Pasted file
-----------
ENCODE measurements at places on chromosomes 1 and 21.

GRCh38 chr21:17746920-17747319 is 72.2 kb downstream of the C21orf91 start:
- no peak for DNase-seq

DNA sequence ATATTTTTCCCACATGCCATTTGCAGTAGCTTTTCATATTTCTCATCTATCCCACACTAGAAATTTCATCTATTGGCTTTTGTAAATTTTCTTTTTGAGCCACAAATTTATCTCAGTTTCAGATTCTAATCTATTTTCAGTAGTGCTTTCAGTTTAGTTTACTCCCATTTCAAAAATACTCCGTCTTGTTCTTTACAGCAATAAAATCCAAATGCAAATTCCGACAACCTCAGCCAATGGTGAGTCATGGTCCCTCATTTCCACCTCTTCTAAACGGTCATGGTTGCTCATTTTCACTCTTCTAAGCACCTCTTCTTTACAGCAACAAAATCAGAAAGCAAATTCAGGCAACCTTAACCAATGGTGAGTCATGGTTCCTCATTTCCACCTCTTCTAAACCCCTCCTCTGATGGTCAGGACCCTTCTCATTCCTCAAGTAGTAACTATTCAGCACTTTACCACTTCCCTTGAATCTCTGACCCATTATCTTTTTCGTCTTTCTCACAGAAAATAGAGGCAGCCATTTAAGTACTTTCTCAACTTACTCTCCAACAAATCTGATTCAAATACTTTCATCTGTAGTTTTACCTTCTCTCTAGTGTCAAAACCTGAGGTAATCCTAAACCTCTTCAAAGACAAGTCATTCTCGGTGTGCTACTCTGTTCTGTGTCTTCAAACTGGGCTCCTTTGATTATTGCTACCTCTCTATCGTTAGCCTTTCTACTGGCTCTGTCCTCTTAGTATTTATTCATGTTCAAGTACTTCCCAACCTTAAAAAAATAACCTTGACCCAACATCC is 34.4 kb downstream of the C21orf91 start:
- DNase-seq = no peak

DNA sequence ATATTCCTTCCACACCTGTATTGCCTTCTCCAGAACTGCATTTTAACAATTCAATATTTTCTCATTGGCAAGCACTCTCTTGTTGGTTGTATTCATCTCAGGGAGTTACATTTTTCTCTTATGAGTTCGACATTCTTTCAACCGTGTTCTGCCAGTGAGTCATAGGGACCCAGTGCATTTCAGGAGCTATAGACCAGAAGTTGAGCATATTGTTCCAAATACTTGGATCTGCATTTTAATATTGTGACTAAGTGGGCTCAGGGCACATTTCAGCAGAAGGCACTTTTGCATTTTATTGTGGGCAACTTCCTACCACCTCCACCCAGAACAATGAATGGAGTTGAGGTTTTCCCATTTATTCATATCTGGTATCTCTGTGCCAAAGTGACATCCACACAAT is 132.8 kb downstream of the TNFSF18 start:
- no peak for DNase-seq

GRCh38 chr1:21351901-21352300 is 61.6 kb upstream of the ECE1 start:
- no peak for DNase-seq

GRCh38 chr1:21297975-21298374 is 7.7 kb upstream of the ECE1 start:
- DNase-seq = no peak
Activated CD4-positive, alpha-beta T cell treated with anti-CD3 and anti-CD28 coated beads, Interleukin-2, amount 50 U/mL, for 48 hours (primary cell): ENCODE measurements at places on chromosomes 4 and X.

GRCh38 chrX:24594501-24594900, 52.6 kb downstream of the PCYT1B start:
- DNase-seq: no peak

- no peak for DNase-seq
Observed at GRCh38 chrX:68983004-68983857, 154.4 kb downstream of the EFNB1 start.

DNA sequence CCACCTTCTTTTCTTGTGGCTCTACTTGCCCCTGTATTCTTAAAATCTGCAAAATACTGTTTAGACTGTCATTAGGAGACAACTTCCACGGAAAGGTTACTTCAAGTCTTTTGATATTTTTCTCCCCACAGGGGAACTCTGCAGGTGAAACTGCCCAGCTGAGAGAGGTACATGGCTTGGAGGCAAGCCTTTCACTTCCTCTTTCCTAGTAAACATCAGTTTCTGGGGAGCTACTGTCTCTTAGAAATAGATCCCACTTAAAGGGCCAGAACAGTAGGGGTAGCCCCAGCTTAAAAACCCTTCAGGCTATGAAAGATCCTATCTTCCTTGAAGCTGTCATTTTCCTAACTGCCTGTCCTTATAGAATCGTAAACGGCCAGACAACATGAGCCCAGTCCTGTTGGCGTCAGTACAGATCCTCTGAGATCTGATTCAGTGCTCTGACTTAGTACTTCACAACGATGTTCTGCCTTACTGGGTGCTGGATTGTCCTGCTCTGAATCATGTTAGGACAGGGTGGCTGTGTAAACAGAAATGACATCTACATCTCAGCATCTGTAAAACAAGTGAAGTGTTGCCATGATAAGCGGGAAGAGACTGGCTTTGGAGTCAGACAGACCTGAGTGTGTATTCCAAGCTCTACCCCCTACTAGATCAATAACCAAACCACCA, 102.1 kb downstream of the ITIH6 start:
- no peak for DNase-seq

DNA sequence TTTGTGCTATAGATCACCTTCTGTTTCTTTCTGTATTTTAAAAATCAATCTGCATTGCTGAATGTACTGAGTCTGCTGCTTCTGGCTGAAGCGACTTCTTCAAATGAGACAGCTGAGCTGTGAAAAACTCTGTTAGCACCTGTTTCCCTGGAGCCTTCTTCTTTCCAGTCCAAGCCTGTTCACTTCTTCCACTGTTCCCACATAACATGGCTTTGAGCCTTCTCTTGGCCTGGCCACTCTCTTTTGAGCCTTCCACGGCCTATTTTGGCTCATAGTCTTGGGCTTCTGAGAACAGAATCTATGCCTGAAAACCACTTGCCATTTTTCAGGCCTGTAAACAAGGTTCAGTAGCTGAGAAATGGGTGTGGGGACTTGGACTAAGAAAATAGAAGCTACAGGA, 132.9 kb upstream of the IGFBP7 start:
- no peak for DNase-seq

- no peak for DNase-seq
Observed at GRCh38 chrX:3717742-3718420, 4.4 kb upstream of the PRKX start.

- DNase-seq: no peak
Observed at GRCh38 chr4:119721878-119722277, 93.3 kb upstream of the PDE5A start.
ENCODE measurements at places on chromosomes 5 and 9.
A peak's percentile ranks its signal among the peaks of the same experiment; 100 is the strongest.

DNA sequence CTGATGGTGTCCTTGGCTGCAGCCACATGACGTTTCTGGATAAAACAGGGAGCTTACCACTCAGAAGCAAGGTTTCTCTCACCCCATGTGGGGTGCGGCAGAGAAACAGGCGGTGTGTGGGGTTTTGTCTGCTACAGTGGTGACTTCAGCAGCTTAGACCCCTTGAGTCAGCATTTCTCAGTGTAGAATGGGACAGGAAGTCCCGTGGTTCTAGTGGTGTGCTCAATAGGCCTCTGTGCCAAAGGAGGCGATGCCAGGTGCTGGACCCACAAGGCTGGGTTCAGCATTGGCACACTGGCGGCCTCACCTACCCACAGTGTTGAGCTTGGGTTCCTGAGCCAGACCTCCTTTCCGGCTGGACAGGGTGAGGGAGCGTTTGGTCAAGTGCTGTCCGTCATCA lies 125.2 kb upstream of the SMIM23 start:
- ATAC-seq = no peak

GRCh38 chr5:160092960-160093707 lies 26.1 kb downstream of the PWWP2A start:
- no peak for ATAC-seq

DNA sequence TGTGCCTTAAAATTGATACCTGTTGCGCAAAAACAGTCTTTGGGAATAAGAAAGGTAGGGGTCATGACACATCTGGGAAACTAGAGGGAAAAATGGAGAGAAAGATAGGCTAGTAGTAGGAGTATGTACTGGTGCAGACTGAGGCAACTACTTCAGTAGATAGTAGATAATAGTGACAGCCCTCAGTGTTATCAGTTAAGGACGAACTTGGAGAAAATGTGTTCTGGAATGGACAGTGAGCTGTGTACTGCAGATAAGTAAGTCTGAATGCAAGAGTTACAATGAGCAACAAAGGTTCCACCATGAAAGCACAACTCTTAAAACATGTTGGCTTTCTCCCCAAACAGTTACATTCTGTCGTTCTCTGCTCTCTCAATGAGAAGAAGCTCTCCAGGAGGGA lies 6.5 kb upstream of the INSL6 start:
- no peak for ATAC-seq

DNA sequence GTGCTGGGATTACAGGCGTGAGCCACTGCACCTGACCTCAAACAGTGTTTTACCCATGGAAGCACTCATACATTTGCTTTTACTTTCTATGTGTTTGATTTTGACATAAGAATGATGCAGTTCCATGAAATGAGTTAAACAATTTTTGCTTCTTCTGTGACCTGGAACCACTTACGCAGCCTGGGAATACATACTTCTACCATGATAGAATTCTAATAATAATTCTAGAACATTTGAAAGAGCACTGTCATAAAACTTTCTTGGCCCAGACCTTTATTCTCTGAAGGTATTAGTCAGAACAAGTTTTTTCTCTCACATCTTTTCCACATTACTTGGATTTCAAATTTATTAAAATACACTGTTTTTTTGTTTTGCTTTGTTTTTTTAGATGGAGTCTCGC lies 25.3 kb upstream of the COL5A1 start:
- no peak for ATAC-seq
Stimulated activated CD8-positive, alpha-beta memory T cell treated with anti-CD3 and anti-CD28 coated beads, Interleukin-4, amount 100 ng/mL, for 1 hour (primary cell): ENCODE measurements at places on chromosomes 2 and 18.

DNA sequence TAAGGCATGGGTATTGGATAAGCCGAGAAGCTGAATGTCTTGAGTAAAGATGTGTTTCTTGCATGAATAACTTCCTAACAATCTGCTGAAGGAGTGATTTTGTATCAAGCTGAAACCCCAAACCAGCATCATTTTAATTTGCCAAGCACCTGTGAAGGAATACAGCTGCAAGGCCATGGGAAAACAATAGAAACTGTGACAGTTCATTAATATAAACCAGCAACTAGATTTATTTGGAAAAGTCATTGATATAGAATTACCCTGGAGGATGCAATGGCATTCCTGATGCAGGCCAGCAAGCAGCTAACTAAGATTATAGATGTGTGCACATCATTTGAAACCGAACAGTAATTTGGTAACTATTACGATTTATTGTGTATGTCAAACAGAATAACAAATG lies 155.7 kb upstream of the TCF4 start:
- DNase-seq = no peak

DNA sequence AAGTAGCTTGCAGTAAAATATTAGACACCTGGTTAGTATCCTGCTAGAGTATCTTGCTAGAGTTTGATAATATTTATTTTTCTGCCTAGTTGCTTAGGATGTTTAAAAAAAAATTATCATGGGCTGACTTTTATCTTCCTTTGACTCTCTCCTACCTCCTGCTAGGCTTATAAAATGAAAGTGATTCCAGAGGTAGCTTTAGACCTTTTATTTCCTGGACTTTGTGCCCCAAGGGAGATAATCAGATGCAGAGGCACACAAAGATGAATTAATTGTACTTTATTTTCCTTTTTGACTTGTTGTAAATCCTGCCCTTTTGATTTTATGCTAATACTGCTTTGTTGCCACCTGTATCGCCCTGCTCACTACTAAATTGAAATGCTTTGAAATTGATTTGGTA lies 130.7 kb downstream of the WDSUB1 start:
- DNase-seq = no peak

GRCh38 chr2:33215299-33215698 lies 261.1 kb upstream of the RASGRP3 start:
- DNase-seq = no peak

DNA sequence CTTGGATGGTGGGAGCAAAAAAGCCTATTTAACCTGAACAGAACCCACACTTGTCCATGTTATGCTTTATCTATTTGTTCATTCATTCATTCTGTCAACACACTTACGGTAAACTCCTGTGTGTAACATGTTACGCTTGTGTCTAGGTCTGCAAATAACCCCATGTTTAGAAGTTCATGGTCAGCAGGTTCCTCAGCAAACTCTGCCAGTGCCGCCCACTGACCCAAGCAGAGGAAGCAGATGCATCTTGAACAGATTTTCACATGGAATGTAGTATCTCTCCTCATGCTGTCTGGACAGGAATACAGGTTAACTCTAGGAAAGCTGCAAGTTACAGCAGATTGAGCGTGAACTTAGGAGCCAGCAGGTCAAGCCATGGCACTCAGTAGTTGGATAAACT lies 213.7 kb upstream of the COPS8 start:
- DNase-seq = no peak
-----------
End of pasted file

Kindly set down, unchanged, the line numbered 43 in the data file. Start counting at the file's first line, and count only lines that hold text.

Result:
- DNase-seq = no peak